If you should have the good fortune in winter to visit the northeast Indian town of Bishwanath Ghat on the banks of the Brahmaputra River, you would find it much as it has been for generations: groves of bamboo, a hilltop dak bungalow (government rest house) where my best chum, Lokhi, lived, a Hindu temple, a massive tamarind tree whose shade is home to itinerant sadhus (Hindu holy men), shops along a quiet road and a few, now sad, colonial-era buildings. Which is quite surprising, since the village sits on a bluff overlooking the braided river and offers a vista of the Assam valley. In the middle distance runs the contented river, on the far banks stand the trees of Kaziranga, redoubt of the endangered Indian rhino, and beyond, a gauzy line of blue hills. In any other world, this stunning vantage point would have been swarmed by developers with an eye for prime real estate.
But a few things have changed. The great river steamers have vanished. Indeed, if you visit the landing, older villagers will point out the trees once used as pilots’ landmarks, and as places to moor. Long before World War II and even after Independence (1947), vessels plied this river in the company of dolphins, bringing factory goods from Bengal and taking back chests of Assam tea, jute and bags of valley rice.
The steamers would round the bend below Bishwanath to the thrashing of paddlewheels and then, with a shriek of the whistle, would edge up to the landing as boatmen swarmed the gangways, raucous crows wheeling overhead. There would follow the thunder of oil drums being rolled off the vessels, while gangs of laborers toiled to the rhythm of work songs. And then, with furnaces stoked, smoke boiling out of their stacks, they would drift away into the current, the paddlewheels churning to life, and they would surge away bound for the upstream oilfields or down river to Guwahati and Kolkata.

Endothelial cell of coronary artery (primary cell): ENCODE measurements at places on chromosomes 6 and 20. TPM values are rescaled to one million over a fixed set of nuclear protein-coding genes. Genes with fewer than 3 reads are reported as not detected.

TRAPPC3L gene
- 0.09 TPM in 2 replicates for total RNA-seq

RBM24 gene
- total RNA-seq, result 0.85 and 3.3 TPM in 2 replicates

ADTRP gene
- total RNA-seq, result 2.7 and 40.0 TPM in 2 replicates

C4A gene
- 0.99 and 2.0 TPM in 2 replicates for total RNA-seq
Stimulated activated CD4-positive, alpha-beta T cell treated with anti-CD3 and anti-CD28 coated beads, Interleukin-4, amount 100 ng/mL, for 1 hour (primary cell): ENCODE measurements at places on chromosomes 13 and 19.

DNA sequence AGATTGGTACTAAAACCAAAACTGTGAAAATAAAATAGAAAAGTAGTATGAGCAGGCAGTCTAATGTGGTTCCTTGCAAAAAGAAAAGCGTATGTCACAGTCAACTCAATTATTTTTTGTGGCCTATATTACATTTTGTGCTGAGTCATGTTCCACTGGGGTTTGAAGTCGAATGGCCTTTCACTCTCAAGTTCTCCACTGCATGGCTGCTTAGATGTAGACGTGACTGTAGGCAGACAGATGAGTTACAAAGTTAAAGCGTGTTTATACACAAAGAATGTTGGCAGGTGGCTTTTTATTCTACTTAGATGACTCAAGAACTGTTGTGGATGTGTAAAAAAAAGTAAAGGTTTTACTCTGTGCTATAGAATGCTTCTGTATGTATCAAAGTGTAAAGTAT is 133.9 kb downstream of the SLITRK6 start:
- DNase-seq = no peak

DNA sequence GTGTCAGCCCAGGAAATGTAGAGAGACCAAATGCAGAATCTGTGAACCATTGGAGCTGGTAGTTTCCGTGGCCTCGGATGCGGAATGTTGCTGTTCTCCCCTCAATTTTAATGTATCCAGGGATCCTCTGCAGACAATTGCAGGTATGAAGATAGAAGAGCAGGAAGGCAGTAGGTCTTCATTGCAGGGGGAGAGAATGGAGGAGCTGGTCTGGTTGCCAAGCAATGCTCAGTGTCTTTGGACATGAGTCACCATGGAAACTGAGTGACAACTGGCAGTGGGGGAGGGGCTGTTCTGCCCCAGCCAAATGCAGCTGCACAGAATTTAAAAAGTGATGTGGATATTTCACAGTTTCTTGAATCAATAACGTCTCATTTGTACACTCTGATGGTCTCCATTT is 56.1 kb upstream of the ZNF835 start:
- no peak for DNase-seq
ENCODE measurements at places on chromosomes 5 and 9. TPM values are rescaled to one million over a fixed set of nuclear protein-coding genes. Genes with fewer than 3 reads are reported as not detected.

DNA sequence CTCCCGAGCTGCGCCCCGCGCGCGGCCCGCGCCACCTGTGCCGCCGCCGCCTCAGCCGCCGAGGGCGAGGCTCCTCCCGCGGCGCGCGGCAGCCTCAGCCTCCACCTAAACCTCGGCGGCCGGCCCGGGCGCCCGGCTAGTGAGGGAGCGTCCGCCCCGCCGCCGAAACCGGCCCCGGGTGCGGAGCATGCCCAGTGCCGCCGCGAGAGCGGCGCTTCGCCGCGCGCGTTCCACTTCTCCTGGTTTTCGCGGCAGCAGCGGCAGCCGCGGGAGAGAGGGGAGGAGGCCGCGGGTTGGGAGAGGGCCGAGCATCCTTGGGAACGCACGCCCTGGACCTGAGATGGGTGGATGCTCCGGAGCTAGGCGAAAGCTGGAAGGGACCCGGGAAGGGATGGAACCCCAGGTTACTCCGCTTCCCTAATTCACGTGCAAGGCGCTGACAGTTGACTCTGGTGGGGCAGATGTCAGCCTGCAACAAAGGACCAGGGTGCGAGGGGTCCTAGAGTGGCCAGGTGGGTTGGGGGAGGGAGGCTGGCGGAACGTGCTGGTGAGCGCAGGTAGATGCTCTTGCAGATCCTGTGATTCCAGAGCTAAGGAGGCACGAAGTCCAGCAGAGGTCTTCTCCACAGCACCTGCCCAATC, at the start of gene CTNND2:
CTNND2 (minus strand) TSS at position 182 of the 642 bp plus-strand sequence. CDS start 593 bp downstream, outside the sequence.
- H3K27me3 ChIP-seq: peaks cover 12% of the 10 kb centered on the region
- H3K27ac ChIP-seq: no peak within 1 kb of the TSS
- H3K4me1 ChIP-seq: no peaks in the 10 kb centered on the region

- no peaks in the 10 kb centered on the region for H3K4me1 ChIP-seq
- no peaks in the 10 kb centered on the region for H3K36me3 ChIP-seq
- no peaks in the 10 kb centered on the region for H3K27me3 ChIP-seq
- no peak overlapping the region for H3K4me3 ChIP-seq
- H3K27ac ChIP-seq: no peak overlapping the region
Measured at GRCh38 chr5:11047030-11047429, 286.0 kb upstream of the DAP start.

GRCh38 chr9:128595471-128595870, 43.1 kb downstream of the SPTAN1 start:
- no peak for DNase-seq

In those days, before ready train service, busses, or air travel, the steamers would carry passengers to and from Bengal. And travelers will recount that at the prow of those steamers would stand a boatman with a bamboo pole. As the pilot sought safe channel, the crewman would thrust his pole into the water, sounding the river and singing out the depths to the wheelhouse. (This same practice on the Mississippi gave rise to Samuel Clemens’ pseudonym, ‘Mark Twain’, meaning ‘two fathoms’.)
Especially at night during the monsoon, even as a search light played the river surface, when the pilot could not read the water or be certain of its channels and sandbars, safe passage would depend upon the boatman at the prow. And passengers on those vessels will say there was no nighttime lullaby so comforting, so sweet, as his cry in Bengali, “Baam mileh nah! Baam mileh nah!” (I cannot reach the bottom!).
It is the ageless cry of prophets and poets, sometimes even in the face of darkest currents: “Baam mileh nah! Baam mileh nah!”